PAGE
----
A fall in the number of jobs is expected in the future. New jobs and turnover from workers leaving may create between 5,001 and 10,000 job openings over the 5 years to 2020.

  • While there are jobs in many parts of Australia, Victoria has a large share of Product Quality Controllers.
  • They mainly work in: Manufacturing; Agriculture, Forestry and Fishing; and Professional, Scientific and Technical Services.
  • Full-time work is very common. Full-time workers, on average, work 38.6 hours per week (compared to the all jobs average of 40 hours).
  • Average earnings for full-time workers are around $1,149 per week (similar to the all jobs average of $1,230). Earnings tend to be lower when starting out and higher as experience grows.
  • The average age is 45 years (compared to the all jobs average of 40 years) and around 5 in 10 workers are aged 45 years or older.
  • Around 6 in 10 workers are male.
  • In 2016, the unemployment rate was above average.

Employment Outlook

Number of Workers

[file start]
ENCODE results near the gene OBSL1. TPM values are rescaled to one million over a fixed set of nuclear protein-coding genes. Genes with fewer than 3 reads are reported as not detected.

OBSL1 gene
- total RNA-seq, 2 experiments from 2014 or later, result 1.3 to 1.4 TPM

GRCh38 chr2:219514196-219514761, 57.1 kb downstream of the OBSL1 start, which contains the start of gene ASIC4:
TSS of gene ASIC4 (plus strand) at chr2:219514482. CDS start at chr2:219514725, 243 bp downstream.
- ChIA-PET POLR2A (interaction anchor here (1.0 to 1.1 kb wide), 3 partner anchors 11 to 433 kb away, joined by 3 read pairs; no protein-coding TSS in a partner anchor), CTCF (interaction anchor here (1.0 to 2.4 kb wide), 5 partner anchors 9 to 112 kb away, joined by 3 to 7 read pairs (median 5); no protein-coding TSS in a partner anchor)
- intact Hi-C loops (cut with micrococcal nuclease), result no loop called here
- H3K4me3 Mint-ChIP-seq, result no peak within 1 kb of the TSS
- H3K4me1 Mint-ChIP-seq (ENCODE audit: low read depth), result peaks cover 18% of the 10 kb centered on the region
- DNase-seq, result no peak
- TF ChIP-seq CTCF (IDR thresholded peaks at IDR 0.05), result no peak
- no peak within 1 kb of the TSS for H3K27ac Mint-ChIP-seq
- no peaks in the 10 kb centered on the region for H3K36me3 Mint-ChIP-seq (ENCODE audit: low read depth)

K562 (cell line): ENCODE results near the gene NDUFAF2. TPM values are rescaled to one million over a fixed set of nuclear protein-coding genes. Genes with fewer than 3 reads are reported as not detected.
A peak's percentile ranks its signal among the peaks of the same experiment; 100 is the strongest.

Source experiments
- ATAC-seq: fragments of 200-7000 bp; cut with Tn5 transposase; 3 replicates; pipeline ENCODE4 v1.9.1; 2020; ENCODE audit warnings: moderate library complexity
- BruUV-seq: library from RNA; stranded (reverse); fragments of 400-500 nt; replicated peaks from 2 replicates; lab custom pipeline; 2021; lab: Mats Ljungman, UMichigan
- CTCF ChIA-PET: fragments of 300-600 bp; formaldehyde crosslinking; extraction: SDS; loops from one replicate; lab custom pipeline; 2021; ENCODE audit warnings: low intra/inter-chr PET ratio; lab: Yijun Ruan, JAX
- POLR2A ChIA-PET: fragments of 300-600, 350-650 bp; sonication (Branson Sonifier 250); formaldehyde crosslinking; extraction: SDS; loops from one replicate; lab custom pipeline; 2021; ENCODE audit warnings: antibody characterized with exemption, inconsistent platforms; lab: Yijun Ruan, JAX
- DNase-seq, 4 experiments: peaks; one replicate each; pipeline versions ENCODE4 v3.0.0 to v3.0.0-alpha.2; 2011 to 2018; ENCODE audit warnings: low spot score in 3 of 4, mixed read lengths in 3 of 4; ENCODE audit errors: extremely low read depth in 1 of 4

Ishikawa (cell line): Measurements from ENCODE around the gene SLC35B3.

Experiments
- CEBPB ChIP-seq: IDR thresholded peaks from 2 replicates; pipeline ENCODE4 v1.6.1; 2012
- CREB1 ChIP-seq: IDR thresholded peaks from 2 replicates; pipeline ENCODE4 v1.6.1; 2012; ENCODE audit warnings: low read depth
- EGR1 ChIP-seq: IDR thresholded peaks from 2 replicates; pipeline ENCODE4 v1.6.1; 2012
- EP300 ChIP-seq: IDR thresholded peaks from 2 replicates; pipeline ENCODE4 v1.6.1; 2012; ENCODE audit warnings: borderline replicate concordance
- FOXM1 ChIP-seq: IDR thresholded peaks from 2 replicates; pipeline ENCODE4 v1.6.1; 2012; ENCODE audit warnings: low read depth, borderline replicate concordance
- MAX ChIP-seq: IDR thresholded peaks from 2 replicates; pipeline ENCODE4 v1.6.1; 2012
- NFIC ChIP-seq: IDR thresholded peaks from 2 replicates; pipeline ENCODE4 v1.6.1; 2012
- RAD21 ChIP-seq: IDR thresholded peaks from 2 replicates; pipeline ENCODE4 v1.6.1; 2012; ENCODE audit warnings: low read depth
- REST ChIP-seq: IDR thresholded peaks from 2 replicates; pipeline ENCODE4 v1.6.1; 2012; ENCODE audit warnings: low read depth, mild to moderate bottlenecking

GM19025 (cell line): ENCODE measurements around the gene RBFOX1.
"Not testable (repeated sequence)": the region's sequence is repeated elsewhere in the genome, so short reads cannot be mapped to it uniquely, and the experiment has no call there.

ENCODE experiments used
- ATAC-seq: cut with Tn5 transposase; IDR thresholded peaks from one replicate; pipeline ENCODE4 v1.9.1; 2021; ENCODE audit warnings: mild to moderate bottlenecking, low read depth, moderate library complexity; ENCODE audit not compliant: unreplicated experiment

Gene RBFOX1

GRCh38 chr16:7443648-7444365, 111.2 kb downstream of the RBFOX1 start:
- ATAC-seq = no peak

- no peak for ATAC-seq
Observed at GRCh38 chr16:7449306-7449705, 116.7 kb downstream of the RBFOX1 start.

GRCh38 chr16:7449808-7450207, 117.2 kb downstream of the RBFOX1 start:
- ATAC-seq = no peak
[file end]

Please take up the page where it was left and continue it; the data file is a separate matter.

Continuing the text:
Source: ABS Labour Force Survey, Department of Employment trend data to November 2015 and Department of Employment projections to 2020.
YearNumber of Workers
200516000
200615900
200718300
200814900
200915200
201017500
201112200
201215100
201313200
201415500
201511300
202010100

Weekly Earnings

Full-time Earnings

All Jobs Average

Weekly Earnings (before tax)

Source: Based on ABS Characteristics of Employment survey, August 2015, Cat. No. 6333.0, Customised Report. Median earnings are before tax and do not include superannuation. Earnings can vary greatly depending on the skills and experience of the worker and the demands of the role. These figures should be used as a guide only, not to determine a wage rate.
EarningsProduct Quality ControllersAll Jobs Average
Full-Time Earnings11491230

Hours

Weekly Hours Worked

Source: Based on ABS Labour Force Survey, annual average 2016, Cat. No. 6291.0.55.003: Customised Report. Hours actually worked by people who usually work full-time, and share of employment by full-time and part-time status, for this job compared to the all jobs average.
CategoryProduct Quality ControllersAll Jobs Average
Full-time82.368.4
Part-time17.731.6
Average Weekly Hours (full-time)38.640

Main Industries

Top Industries

Main Employing Industries (% share)